International students seek to gain work experience in their host country as part of their foreign studies in order to enhance their employability and chances of job attainment upon graduation (IEAA 2012), particularly in the case of Chinese students (Sharma 2014). Unfortunately, there is evidence to suggest that international-student participation in WIL is lower than for domestic students (Gribble 2014). It is a matter of considerable angst among international students (see IEAA 2012). While universities and employers are rightfully intent on placing diligent and capable students in WIL opportunities, those from diverse backgrounds often fail to find a placement. Evidence suggests that this may be attributed to employer perceptions of poor language capabilities, cultural issues, and resource pressures due to the need for additional preparation and mentoring requirements for the students (IEAA 2012). Other barriers to international students successfully securing work experience in Australia include limited access to networks, poor labour market awareness, visa restrictions, and relatively weak communication skills (Blackmore et al. 2014; IEAA 2012). Further, locating suitable placements for international students is increasingly difficult for poorly resourced WIL coordinators in Australian universities (Blackmore et al. 2012).

    The lack of WIL opportunities for international students is detrimental for a number of reasons. Equity, inclusivity, and widening participation are critical to WIL initiatives, policies, and practices. This makes the recent drive for increased WIL offerings important to all students, not just domestic ones. Second, maintaining and strengthening current links with international markets--particularly China and other South East Asian countries--are critical to the wellbeing and future of the Australian economy. Engaging international students in WIL may assist those employers who are conducting or who intend to conduct business in foreign markets, and it provides access to a valuable resource in the form of linguistic expertise and knowledge of local culture and working practices. Leveraging on these often unique knowledge and skills allows industry to overcome cultural and communication barriers and to strengthen partnerships to assist national competitiveness. Failure to capitalise on the potential strengths of a multicultural and diverse labour force may have an impact on productivity, innovation, and enterprise, and also on international competitiveness due to the absence of cultural insight and global connections.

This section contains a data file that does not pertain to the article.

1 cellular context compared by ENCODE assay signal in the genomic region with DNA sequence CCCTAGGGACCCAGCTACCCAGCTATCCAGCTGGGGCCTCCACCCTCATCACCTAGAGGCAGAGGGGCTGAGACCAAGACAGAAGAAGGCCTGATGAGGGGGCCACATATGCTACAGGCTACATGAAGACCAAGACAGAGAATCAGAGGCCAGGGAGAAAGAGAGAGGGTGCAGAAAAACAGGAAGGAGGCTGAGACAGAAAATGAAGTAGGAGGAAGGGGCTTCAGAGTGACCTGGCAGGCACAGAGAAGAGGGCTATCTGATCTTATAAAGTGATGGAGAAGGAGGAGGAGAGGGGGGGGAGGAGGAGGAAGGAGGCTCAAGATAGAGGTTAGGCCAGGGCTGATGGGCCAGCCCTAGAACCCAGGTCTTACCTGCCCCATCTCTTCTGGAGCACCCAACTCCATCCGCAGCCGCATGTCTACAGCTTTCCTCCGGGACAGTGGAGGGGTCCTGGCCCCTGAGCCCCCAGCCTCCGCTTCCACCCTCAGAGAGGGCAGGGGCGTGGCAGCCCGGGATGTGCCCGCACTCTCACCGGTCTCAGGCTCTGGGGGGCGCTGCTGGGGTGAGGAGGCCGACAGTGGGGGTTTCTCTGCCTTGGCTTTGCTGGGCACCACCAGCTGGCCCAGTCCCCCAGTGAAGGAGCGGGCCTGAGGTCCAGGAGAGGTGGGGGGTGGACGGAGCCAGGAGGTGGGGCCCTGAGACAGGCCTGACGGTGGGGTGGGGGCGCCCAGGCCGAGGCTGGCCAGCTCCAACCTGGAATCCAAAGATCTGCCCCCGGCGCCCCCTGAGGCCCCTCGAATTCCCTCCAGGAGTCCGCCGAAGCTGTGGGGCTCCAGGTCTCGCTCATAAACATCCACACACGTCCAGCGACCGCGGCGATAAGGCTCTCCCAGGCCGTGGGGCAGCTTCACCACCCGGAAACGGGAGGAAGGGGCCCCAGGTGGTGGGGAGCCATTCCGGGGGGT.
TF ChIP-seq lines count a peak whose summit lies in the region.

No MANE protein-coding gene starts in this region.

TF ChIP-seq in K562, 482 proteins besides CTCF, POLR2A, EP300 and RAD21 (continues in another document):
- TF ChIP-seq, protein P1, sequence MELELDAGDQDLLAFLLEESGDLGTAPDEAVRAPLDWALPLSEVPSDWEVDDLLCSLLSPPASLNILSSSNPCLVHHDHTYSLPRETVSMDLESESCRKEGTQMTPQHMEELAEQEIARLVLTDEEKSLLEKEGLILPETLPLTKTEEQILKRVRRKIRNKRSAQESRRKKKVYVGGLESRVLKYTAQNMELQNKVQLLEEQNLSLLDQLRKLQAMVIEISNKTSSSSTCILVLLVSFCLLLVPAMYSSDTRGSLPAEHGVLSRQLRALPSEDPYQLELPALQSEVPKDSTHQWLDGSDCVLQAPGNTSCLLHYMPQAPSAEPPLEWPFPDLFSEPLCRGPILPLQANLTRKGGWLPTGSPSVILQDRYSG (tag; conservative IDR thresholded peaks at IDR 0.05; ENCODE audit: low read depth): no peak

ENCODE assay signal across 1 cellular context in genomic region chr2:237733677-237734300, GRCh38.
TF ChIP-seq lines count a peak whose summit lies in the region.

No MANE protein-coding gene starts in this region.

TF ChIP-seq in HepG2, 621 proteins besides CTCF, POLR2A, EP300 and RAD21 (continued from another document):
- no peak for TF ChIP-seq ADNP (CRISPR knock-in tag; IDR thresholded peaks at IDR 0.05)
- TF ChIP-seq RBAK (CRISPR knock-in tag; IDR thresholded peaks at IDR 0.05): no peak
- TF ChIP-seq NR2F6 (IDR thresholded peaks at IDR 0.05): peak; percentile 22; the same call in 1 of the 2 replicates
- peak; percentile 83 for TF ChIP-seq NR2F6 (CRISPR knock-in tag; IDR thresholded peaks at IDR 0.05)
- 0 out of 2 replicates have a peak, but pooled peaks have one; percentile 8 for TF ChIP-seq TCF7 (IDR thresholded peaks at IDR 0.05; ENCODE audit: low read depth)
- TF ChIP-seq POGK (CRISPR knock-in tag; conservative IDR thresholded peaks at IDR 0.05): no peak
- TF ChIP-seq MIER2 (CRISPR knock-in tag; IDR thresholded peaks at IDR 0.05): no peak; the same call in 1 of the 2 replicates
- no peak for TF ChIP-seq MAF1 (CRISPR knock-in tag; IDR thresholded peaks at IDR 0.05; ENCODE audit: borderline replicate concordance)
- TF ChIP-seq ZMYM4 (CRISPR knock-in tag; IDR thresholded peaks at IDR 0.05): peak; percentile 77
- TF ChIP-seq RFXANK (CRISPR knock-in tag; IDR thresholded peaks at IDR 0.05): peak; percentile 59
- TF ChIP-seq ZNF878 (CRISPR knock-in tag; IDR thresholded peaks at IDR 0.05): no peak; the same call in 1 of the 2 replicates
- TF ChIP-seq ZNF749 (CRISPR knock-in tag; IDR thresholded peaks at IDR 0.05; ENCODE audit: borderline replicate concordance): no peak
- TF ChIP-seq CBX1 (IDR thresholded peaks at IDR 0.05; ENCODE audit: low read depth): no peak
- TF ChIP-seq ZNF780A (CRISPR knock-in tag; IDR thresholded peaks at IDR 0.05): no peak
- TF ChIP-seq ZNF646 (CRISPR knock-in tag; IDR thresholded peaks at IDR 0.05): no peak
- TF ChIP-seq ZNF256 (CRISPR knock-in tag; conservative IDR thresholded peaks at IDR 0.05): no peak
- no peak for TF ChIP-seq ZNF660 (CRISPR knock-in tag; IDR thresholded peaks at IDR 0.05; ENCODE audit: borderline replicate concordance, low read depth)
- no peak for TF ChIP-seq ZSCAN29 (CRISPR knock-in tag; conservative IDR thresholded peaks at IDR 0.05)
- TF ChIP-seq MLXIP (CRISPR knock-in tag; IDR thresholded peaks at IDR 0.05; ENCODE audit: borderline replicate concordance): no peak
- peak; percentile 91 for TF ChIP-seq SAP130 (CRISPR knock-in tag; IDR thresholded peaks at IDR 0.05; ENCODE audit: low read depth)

This article aims to develop an understanding of how international students are participating in WIL, the barriers which are hindering their participation, and the reasons for such barriers. The intended outcome is to identify stakeholder strategies to increase international-student exposure to WIL, thus enhancing their employability and making Australia their preferred study destination, while enabling Australia to realise the economic benefits from hosting and employing international students. The research objectives are, therefore, to summarise the current WIL offerings for international students in WA universities; to gauge international-student participation rates in WIL activities; to capture stakeholder perceptions of the barriers to engaging international students in WIL activities; and to identify stakeholder strategies for increasing the number of international students participating in WIL in Australia.